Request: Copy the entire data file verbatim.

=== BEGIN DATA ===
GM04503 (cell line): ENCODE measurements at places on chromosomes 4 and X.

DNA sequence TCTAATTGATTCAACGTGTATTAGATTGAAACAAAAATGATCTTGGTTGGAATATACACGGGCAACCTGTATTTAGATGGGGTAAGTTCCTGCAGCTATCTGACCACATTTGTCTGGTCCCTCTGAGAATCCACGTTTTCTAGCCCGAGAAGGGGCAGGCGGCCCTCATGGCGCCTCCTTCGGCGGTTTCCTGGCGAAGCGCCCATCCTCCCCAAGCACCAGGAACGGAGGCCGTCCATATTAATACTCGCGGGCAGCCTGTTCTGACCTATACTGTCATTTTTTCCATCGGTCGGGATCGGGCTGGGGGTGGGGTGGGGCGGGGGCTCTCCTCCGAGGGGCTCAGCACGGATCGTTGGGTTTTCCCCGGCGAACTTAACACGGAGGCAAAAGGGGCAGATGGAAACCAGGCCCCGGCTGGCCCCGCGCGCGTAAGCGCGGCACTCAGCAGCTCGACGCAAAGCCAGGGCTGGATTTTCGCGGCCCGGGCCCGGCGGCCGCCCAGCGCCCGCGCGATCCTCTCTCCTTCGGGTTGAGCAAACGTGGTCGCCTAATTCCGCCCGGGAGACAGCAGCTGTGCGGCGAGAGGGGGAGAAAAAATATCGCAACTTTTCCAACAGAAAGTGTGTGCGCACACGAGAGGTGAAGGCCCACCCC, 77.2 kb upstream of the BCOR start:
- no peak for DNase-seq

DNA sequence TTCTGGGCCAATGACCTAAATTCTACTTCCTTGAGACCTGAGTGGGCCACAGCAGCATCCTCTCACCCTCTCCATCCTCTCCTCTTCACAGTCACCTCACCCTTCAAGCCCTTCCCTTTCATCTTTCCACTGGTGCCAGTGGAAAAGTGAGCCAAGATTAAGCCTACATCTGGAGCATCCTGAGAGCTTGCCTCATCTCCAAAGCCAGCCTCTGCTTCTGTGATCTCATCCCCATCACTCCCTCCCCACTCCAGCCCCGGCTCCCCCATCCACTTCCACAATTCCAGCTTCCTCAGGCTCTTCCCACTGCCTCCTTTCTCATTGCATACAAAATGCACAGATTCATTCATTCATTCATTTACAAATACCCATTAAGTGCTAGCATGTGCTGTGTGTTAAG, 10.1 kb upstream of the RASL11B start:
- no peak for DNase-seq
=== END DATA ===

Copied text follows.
GM04503 (cell line): ENCODE measurements at places on chromosomes 4 and X.

DNA sequence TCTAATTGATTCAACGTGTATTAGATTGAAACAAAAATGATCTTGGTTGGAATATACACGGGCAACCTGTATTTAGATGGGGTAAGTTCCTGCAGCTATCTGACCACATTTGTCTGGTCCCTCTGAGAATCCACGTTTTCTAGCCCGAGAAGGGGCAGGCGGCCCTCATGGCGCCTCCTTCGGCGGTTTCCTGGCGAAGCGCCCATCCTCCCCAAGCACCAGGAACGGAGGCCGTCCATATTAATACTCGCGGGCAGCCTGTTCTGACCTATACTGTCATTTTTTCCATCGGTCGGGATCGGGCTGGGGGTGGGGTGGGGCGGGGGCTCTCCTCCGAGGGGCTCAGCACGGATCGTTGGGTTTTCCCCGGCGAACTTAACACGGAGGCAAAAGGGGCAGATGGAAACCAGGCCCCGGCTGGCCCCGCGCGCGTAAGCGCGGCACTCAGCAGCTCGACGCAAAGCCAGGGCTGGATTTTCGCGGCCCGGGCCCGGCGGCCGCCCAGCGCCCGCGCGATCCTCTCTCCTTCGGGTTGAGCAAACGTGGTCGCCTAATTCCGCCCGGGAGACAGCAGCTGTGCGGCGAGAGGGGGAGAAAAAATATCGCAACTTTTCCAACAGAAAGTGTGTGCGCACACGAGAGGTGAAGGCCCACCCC, 77.2 kb upstream of the BCOR start:
- no peak for DNase-seq

DNA sequence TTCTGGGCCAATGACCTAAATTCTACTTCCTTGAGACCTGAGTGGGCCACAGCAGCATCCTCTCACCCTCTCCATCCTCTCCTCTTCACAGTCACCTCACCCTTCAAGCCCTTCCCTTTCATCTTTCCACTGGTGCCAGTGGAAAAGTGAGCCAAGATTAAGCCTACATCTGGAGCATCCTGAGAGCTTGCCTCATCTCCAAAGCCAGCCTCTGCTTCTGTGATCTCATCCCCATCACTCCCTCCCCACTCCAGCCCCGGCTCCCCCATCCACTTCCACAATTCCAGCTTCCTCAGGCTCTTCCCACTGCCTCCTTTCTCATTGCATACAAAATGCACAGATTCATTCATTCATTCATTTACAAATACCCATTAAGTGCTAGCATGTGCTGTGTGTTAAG, 10.1 kb upstream of the RASL11B start:
- no peak for DNase-seq